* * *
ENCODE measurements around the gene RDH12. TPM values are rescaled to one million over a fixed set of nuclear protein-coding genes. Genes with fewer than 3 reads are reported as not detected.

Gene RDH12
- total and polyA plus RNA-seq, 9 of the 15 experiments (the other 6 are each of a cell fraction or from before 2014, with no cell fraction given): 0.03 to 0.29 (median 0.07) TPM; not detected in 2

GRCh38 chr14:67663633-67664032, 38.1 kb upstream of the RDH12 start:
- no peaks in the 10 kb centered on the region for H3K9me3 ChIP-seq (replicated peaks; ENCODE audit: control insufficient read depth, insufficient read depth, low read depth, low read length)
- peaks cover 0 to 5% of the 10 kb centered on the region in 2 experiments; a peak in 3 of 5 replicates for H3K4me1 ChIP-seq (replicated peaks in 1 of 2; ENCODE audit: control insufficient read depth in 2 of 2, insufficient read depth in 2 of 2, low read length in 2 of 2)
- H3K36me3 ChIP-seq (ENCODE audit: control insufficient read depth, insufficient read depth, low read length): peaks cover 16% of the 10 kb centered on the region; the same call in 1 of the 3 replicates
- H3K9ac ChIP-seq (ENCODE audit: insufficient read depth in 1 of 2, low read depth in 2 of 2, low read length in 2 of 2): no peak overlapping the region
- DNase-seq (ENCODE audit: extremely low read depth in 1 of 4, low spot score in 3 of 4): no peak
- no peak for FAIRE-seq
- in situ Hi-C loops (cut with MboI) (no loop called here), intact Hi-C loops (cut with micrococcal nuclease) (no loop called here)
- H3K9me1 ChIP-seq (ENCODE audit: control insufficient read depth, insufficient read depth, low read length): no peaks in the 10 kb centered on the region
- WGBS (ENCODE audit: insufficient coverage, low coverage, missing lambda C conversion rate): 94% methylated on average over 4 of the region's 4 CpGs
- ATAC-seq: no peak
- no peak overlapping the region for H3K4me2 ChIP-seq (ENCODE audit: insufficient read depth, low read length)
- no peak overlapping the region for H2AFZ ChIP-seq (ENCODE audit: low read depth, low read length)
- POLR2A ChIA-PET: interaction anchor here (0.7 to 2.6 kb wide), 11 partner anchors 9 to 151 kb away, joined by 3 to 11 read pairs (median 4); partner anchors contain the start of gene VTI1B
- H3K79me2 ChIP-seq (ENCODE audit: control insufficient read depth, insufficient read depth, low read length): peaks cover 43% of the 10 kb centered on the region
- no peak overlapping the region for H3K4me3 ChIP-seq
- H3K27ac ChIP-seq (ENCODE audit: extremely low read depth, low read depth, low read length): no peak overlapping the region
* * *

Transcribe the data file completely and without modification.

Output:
ENCODE measurements around the gene RDH12. TPM values are rescaled to one million over a fixed set of nuclear protein-coding genes. Genes with fewer than 3 reads are reported as not detected.

Gene RDH12
- total and polyA plus RNA-seq, 9 of the 15 experiments (the other 6 are each of a cell fraction or from before 2014, with no cell fraction given): 0.03 to 0.29 (median 0.07) TPM; not detected in 2

GRCh38 chr14:67663633-67664032, 38.1 kb upstream of the RDH12 start:
- no peaks in the 10 kb centered on the region for H3K9me3 ChIP-seq (replicated peaks; ENCODE audit: control insufficient read depth, insufficient read depth, low read depth, low read length)
- peaks cover 0 to 5% of the 10 kb centered on the region in 2 experiments; a peak in 3 of 5 replicates for H3K4me1 ChIP-seq (replicated peaks in 1 of 2; ENCODE audit: control insufficient read depth in 2 of 2, insufficient read depth in 2 of 2, low read length in 2 of 2)
- H3K36me3 ChIP-seq (ENCODE audit: control insufficient read depth, insufficient read depth, low read length): peaks cover 16% of the 10 kb centered on the region; the same call in 1 of the 3 replicates
- H3K9ac ChIP-seq (ENCODE audit: insufficient read depth in 1 of 2, low read depth in 2 of 2, low read length in 2 of 2): no peak overlapping the region
- DNase-seq (ENCODE audit: extremely low read depth in 1 of 4, low spot score in 3 of 4): no peak
- no peak for FAIRE-seq
- in situ Hi-C loops (cut with MboI) (no loop called here), intact Hi-C loops (cut with micrococcal nuclease) (no loop called here)
- H3K9me1 ChIP-seq (ENCODE audit: control insufficient read depth, insufficient read depth, low read length): no peaks in the 10 kb centered on the region
- WGBS (ENCODE audit: insufficient coverage, low coverage, missing lambda C conversion rate): 94% methylated on average over 4 of the region's 4 CpGs
- ATAC-seq: no peak
- no peak overlapping the region for H3K4me2 ChIP-seq (ENCODE audit: insufficient read depth, low read length)
- no peak overlapping the region for H2AFZ ChIP-seq (ENCODE audit: low read depth, low read length)
- POLR2A ChIA-PET: interaction anchor here (0.7 to 2.6 kb wide), 11 partner anchors 9 to 151 kb away, joined by 3 to 11 read pairs (median 4); partner anchors contain the start of gene VTI1B
- H3K79me2 ChIP-seq (ENCODE audit: control insufficient read depth, insufficient read depth, low read length): peaks cover 43% of the 10 kb centered on the region
- no peak overlapping the region for H3K4me3 ChIP-seq
- H3K27ac ChIP-seq (ENCODE audit: extremely low read depth, low read depth, low read length): no peak overlapping the region